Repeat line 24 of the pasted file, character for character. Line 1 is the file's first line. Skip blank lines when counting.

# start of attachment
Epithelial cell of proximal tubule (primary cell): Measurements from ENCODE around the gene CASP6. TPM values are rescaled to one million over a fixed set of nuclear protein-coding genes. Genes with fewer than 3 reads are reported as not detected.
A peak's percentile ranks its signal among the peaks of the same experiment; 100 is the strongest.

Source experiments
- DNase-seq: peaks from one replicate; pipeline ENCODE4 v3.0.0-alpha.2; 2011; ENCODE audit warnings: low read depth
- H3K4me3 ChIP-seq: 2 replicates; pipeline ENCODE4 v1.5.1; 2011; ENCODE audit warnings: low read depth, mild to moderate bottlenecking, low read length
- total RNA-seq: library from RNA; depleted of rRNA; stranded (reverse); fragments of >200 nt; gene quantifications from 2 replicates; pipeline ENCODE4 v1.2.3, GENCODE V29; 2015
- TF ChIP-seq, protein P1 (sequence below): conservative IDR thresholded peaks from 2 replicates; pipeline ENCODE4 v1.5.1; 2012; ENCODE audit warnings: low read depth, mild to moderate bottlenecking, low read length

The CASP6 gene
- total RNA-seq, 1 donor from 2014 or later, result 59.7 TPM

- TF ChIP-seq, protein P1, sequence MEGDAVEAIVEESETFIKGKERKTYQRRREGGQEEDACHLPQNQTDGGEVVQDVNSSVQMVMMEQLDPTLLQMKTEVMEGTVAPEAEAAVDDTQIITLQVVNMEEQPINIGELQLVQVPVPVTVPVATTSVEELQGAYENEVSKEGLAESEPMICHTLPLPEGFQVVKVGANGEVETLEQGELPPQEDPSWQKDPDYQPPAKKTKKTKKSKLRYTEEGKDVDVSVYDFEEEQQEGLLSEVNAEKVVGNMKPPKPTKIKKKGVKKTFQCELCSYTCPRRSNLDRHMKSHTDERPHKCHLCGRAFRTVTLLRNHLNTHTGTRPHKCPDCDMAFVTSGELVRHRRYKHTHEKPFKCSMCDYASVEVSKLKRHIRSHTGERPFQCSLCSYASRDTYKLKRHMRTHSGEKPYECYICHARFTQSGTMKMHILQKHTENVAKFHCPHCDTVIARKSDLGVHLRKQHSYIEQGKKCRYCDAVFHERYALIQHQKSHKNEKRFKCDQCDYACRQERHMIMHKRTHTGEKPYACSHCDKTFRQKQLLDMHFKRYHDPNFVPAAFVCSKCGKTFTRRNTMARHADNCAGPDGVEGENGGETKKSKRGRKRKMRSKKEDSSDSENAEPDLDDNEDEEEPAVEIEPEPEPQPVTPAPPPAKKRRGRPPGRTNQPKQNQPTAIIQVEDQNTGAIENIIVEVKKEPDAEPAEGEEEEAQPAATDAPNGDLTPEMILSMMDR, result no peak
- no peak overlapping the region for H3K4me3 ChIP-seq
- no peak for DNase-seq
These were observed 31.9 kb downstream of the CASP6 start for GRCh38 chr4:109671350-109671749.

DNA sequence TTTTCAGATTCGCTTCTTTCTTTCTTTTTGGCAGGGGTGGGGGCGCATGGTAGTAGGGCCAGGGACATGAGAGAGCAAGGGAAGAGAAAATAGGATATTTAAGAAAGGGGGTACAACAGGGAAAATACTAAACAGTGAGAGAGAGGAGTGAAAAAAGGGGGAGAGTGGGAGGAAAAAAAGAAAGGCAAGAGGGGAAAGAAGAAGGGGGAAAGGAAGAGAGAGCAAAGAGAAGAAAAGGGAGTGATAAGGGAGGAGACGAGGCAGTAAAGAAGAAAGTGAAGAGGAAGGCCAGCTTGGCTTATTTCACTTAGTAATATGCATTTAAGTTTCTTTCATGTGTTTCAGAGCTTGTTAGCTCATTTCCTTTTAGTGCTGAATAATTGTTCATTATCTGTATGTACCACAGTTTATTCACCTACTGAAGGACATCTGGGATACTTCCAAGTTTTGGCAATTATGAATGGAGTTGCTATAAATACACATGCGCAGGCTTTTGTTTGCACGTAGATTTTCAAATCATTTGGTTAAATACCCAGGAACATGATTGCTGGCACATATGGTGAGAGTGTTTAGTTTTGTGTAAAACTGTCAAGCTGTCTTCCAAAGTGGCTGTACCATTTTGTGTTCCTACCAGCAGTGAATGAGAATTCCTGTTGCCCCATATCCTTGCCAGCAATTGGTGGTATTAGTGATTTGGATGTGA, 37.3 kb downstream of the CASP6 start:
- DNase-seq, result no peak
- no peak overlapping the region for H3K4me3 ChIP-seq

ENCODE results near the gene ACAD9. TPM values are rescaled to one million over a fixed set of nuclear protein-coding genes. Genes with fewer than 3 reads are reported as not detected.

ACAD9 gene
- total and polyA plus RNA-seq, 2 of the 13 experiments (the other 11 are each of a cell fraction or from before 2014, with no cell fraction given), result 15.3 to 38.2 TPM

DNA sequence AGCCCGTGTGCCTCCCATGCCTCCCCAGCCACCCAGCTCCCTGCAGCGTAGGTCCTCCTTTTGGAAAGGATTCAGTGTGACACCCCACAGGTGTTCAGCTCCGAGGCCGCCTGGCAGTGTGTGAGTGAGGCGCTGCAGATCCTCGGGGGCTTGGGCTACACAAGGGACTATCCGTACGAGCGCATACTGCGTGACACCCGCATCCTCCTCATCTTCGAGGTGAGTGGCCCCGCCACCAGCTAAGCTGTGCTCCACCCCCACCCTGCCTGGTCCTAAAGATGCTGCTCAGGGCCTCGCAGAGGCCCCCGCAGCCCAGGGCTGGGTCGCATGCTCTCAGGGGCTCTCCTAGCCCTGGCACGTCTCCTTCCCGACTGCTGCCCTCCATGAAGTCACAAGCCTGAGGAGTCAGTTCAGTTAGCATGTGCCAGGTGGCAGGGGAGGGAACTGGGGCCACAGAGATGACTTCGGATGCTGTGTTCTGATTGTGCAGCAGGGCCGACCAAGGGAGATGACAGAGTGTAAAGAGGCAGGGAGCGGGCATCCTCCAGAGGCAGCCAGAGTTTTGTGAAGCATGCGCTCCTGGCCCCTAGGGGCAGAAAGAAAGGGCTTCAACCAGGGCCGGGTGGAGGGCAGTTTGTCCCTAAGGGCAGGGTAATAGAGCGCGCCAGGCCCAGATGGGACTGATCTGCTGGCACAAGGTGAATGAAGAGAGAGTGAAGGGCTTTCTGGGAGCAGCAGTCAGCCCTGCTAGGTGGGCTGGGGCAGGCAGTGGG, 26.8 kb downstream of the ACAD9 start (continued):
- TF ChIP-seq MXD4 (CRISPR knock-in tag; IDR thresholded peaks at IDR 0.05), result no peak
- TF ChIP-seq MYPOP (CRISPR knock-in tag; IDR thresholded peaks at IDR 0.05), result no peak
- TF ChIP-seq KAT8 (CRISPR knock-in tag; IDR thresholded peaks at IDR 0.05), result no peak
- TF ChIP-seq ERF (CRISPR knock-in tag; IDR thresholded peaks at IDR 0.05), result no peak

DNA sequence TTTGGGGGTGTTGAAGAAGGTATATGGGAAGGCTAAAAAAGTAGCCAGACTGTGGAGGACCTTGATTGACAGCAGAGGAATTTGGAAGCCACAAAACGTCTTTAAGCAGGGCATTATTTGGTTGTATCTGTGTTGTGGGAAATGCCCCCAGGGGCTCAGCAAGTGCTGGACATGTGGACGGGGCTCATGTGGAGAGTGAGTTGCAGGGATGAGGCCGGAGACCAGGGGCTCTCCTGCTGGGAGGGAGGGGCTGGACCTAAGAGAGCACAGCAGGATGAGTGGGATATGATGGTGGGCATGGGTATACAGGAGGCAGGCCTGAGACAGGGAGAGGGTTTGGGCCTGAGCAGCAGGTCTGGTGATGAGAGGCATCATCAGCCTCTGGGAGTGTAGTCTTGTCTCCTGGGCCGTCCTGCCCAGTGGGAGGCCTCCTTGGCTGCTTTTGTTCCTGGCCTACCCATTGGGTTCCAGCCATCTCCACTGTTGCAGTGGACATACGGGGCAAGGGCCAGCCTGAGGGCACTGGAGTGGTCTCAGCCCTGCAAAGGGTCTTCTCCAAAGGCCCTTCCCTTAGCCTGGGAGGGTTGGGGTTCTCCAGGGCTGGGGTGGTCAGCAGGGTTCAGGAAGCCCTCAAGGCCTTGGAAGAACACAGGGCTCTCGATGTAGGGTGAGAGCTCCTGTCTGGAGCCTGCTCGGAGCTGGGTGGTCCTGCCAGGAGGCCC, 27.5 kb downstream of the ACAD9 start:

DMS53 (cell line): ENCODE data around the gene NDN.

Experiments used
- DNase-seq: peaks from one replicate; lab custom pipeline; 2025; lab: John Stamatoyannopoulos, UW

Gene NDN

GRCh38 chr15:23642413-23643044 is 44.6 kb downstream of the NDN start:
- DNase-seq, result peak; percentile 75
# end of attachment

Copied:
- TF ChIP-seq ERF (CRISPR knock-in tag; IDR thresholded peaks at IDR 0.05), result no peak